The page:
President Trump: Social problems cannot be resolved through taxes or coercive measures. How can one transform, overnight, the country of fraternity towards immigrants from around the world into a ghetto, in a closed-off space that stigmatizes, mistreats, persecutes, expels and nullifies legal rights to those who are seeking —with effort and hard work— to live free of misery? The Statue of Liberty is not a meaningless symbol.
With all due respect, while you have the sovereign right to say so, the slogan “America First” is a fallacy, because until the end of times and beyond national borders, justice and universal brotherhood will prevail.
More specifically, Mr. President: I propose to you that we deepen our dialogue, that we find real alternative solutions to the migration problem, and please, remember that I don’t lack courage, that I am not a coward or timid, but that I act based on principles: I believe that politics, among other things, was invented to avoid confrontation and war. I do not believe in the Talion Law, in a “tooth for a tooth” or an “eye for an eye,” because, if we go there, we will all end up toothless or blind in one eye. I believe that as statesmen and even more so as national leaders, we have an obligation to find peaceful solutions to disputes and to always practice the beautiful ideal of non-violence.
In conclusion, I propose that you instruct your staff, if it’s not an inconvenience, to meet with representatives of our government, led by Mexico’s Foreign Affairs Secretary, who are heading to Washington tomorrow so we can find a solution that benefits both our nations.
Nothing by force, everything with reason and by the Law!
Andrés Manuel López Obrador
Lead image: Daryl Cagle, CagleCartoons.com
The cartoon featured in this post is by famous political cartoonist Daryl Cagle and depicts an eagle being choked by Trump.
Wikipedia describes the eagle in the central emblem of the Mexican flag as recalling “the legend of an eagle sitting on a cactus while devouring a serpent that signaled to the Aztecs where to found their city, Tenochtitlan.”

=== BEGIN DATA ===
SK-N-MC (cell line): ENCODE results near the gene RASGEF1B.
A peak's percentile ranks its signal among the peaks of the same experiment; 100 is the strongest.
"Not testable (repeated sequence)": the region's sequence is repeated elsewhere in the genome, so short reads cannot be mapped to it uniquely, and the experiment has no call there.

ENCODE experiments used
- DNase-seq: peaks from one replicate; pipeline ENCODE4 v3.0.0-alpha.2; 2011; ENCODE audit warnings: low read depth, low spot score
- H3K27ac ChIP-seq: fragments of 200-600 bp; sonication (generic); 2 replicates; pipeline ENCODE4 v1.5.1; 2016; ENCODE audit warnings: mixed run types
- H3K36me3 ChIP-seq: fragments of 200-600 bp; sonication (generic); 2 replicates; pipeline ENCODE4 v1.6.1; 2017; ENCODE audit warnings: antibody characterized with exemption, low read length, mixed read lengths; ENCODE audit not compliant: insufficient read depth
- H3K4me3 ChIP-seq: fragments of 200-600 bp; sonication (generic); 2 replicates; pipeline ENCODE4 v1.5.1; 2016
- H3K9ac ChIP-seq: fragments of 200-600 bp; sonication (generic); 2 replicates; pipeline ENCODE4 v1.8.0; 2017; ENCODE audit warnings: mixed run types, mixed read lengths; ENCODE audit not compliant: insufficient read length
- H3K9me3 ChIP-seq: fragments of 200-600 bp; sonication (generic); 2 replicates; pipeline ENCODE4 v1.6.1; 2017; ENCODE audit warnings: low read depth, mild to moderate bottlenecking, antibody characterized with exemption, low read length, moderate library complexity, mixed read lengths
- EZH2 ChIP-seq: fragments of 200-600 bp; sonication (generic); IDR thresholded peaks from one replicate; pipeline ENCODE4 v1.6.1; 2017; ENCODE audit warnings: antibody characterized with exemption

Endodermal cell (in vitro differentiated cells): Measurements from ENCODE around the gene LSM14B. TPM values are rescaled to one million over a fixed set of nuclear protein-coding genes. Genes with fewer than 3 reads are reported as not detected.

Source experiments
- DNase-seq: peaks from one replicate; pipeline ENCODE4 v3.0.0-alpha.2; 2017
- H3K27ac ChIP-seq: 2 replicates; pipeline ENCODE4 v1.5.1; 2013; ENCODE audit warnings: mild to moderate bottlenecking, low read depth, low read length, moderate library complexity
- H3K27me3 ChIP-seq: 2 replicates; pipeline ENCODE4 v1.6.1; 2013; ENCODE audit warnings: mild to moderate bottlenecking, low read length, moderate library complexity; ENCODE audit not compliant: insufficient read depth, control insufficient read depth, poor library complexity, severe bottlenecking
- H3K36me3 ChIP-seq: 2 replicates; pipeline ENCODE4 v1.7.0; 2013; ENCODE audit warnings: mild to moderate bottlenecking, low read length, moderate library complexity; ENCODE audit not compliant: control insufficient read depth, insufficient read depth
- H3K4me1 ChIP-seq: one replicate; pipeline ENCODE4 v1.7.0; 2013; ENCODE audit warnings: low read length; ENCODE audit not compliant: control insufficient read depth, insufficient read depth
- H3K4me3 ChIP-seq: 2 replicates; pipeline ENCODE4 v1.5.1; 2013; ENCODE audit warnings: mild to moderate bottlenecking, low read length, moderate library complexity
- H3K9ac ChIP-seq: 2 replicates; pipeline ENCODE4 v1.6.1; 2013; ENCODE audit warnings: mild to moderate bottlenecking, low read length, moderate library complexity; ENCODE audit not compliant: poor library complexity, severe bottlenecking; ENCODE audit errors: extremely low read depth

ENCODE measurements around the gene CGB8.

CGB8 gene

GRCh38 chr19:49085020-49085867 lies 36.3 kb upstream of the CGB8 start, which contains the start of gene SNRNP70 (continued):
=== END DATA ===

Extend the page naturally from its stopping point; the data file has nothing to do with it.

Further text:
Commenting on his cartoon, Cagle writes, “The Mexican flag features a wonderful eagle character that symbolizes Mexico.”
Of course, political cartoons can be controversial, sometimes leading to serious consequences.
Cagle himself recalls how drawing the Mexican eagle, “got [him] in trouble once.”
He is referring to a cartoon in 2010 depicting the Mexican flag riddled by bullets with the eagle shot dead.
Cagle writes, “The cartoon illustrates the terrible violence in Mexico. Since President Felipe Calderón announced his war on the drug cartels, over 28,000 people have been killed in a civil war that shows no sign of easing.”
He describes the “spirited, angry reaction” –- at times supportive — to his cartoon from Mexican and American readers and explains the nature and purpose of political cartoons:
Part of the friction comes from a basic misunderstanding of what an editorial cartoon is – some people think editorial cartoons are supposed to be funny jokes. A good editorial cartoon might be funny, it might make readers cry, or think – and sometimes a cartoon that makes readers angry is the most effective cartoon of all.
Thought you might like to know the background.